Wednesday, October 5, 2011
This is actually a cross-post from H2VP, but it seems quite relevant here, as well. Those of you that watched episodes 3 and 4 of Dinosaur Revolution (which aired exactly one week ago) saw the sequence focusing on the large pterodactyloid pterosaur, Anhanguera. This was one of the sequences I had the most input on, so I thought it might be fun to chat briefly about some scientific background that inspired the sequence.
Parental care in pterosaurs?
The sequence opens with a mother Anhanguera visiting her nest of offspring, whom she then kicks out of the test for their first flights (these end poorly for the first two babies, but the "hero" character survives to fly another day). We have relatively little evidence regarding the specifics of parental care in pterosaurs. What we do have is good evidence that pterosaur babies were able to fly very early in life, and that the eggs were of a soft-shelled structure, which implies that the eggs were buried in foliage rather than brooded in the manner of birds. This manner of egg-laying alone does not tell us much about parental care - "leathery" eggs are laid by some taxa that do guard young (crocodilians) and many that do not (most squamates, though some of those guard nests and young, too). However, the fact that baby pterosaurs were so well developed, and likely able to fly early in life, is at least suggestive that there was not an extended period of parental care. Baby pterosaurs probably set off from the nest relatively early (possibly immediately). Check out Darren Naish's blog post from February on pterosaur babies and eggs for more.
There are three major types of motion shown in the sequence: ground locomotion, launching, and flight. As it turns out, the first two of these are really the same "mode" of movement. After speaking with David Krentz, he and I thought it would be interesting to show the baby Anhanguera hopping in a saltatorial fashion. There are no trackways that show this mode of locomotion in pterosaurs, but we also don't have any trackways that can reliably be mapped to ornithocheirids yet, and the limb proportions of ornithocheirds like Anhanguera are consistent with a saltatorial method of movement. This observation is noted in the paper that Mark Witton and I published in 2010. It is published in the highly acclaimed, open access journal PLoS ONE, and is freely available here.
The takeoff mechanism features the quadrupedal launch model that I proposed in 2008, and which was further used to make predictions about pterosaur ecology by Mark and I in the PLoS ONE paper. Julia Molnar generated a wonderful animation of quadrupedal launch for Anhanguera, and it has appeared across multiple venues, including National Geographic. She was subsequently kind enough to make it freely available on YouTube. I have inserted the video below. You can also pull it up by clicking here.
I have written about quadrupedal launch on other web resources previously, so I won't belabor the point here. In short, takeoff acceleration in animals tends to be generated mostly by the walking limbs, rather than the wings. As such, takeoff is really a form of running or leaping (usually the latter). The strengths of the limb bones in bending and torsion, particularly with regards to the moments sustained for leaping, are therefore highly indicative of launch mode. Pterosaurs turn out to be much more bat-like in this regard than bird-like: they had forelimbs which were much stronger than the hind limbs across a wide range of body sizes. By contrast, large birds have stronger hind limb elements (particularly the femur) when compared with the forelimb elements. Giant pterosaurs, such as Quetzalcoatlus, had very long, thin hind limb elements, which argues against a bird-like launch. However, because pterosaurs walked on their folded wings, as well, the incredibly robust forelimb musculature and structure could provide most of the launch power (and sustain the resulting forces) during a quadrupedal launch. Since pterosaurs were quadrupedal while moving on the ground to begin with, this is actually the most simple model, as well. Modern bats, particularly vampire bats and New Zealand short-tailed bats, use a quadrupedal launch.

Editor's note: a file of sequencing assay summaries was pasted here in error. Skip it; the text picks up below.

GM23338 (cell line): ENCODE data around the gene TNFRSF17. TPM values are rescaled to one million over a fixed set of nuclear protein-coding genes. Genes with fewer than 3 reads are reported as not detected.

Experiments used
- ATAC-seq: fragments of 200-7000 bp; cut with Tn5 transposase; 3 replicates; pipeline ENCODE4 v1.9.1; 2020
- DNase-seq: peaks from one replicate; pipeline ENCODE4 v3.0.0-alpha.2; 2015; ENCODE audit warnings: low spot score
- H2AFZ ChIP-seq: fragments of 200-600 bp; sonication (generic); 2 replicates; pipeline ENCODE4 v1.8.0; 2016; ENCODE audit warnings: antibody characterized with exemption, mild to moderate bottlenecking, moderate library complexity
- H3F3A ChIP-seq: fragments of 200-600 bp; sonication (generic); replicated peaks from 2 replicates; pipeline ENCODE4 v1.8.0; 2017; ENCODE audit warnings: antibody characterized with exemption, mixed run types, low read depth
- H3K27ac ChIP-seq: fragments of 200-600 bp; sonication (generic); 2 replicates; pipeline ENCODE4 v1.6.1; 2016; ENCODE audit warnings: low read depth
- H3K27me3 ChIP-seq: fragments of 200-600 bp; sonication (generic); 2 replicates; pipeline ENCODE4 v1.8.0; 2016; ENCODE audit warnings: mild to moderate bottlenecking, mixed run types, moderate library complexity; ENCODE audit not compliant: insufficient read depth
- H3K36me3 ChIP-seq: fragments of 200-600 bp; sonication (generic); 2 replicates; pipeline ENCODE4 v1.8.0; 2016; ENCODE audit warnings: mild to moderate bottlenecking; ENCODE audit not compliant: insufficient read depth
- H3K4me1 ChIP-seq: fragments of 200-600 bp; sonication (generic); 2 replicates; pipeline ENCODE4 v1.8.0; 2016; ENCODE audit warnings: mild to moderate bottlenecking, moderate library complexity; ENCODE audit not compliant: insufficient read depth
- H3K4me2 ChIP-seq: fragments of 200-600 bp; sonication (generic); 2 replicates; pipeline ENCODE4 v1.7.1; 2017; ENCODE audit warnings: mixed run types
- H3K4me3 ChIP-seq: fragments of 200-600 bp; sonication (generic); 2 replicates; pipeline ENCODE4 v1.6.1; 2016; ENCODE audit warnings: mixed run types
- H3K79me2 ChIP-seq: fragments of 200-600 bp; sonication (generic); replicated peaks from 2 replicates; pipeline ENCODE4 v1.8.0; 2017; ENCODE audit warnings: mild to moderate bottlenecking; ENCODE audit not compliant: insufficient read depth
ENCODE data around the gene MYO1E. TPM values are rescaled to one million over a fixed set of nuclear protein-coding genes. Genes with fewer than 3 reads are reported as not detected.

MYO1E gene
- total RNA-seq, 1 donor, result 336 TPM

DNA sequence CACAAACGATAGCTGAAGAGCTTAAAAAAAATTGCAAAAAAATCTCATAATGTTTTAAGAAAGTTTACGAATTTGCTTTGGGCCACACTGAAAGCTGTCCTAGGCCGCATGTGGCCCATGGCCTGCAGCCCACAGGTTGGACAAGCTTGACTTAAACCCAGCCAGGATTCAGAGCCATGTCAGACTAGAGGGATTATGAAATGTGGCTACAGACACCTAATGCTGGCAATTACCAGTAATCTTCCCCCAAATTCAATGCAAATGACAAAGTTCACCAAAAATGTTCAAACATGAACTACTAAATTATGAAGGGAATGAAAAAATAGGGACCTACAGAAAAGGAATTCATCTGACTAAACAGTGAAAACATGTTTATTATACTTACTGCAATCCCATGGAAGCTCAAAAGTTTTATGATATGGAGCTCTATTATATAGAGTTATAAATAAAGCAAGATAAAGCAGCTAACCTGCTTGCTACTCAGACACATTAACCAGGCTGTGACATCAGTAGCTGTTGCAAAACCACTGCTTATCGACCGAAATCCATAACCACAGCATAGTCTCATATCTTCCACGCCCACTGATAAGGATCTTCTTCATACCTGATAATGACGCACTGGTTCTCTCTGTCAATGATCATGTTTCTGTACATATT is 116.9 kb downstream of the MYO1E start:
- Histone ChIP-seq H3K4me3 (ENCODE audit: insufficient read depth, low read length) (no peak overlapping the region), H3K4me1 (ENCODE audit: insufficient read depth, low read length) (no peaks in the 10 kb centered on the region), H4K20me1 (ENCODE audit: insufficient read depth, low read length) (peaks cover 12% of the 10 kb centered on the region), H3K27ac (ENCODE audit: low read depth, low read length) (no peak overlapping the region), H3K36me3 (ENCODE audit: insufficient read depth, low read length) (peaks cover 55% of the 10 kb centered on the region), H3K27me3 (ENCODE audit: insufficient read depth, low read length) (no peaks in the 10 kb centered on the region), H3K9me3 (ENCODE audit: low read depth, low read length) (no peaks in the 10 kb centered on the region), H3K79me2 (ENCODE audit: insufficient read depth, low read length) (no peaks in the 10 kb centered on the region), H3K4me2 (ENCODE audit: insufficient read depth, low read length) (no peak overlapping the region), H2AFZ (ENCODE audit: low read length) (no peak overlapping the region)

There are a host of other problems with a bipedal launch in pterosaurs, including problems with angle of attack of the wing, trailing edge flutter, Wagner effects, insufficient height and time, and pitching instabilities. Depending on interest, I may do a summary of these observations at a later date.
There is not much to say specifically about the flight patterns. One nice thing was that the flapping amplitudes used were pretty reasonable. The wing cycles are probably a bit too large in some cases (particularly the Quetzalcoatlus models that do flybys), but it's usually much worse. The problem here is that large animals actually tend to fly with more shallow wing strokes, especially if they have high aspect ratio wings. This tends to make a distant albatross etc. seem a bit smaller to us than it really is, and the same happens when doing pterosaur models - they just don't look as huge if you model them correctly. In Clash of the Dinosaurs, I tried very hard to get the animators to reduce the flapping amplitude of the Quetzalcoatlus model to no avail - there was a general feeling from those working on the show that the giant size didn't come across with the lower-amplitude wingbeats that are predicted by anatomy and fluid mechanics. Oh well, such is life.
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